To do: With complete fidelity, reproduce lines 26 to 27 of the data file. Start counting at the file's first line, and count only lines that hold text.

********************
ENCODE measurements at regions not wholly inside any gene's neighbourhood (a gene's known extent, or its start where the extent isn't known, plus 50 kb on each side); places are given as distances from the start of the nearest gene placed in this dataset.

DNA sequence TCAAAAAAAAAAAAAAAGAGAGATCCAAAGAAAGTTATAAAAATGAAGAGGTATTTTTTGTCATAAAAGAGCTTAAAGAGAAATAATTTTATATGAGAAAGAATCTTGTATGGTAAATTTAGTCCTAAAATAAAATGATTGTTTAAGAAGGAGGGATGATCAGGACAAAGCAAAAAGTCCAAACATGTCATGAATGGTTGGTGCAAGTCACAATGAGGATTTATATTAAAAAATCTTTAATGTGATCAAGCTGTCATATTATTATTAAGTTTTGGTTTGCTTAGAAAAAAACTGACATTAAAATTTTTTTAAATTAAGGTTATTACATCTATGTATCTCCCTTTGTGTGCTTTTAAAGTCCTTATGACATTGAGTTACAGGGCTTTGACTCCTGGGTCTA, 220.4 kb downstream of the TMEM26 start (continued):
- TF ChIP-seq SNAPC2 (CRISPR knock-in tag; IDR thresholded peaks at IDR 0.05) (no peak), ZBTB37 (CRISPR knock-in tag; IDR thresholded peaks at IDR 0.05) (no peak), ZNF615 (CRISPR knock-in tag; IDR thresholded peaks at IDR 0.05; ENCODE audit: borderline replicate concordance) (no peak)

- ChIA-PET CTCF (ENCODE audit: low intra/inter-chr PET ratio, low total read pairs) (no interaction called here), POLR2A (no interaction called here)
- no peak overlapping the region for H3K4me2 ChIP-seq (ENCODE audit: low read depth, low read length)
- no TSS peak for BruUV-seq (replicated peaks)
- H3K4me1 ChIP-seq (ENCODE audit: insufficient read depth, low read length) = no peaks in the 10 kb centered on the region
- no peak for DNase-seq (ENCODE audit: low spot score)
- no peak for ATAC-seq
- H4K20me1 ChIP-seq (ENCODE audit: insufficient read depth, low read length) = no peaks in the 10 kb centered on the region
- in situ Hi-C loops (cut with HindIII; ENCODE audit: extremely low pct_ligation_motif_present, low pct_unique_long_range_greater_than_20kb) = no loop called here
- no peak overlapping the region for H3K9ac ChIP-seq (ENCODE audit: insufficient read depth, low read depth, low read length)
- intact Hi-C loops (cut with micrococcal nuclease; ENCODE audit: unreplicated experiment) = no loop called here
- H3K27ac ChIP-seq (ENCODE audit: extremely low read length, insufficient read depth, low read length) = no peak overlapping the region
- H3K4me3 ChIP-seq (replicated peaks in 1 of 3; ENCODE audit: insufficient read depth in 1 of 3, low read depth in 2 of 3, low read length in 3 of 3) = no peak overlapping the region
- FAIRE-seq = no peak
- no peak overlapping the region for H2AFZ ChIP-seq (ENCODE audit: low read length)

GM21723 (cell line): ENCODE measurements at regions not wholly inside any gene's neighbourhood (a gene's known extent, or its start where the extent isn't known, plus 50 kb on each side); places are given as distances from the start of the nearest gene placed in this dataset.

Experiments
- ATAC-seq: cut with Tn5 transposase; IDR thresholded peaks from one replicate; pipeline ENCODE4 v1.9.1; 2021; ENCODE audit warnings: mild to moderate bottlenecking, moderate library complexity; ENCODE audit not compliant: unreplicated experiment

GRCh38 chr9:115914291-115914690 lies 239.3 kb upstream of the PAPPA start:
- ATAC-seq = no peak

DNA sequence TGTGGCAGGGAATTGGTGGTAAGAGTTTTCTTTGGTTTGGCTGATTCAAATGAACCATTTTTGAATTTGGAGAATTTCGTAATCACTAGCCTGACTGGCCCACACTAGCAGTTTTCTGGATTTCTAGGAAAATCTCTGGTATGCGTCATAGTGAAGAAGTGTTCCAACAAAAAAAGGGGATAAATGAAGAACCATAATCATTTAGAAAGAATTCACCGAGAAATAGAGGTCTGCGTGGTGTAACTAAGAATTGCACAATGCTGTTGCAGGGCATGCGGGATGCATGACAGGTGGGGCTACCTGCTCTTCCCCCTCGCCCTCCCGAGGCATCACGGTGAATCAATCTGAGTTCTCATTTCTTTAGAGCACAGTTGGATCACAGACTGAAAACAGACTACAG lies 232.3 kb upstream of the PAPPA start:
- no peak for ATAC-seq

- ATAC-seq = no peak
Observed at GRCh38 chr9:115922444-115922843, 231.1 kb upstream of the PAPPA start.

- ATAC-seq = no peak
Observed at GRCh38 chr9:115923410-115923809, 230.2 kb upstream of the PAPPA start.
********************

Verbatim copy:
Observed at GRCh38 chr9:115922444-115922843, 231.1 kb upstream of the PAPPA start.

- ATAC-seq = no peak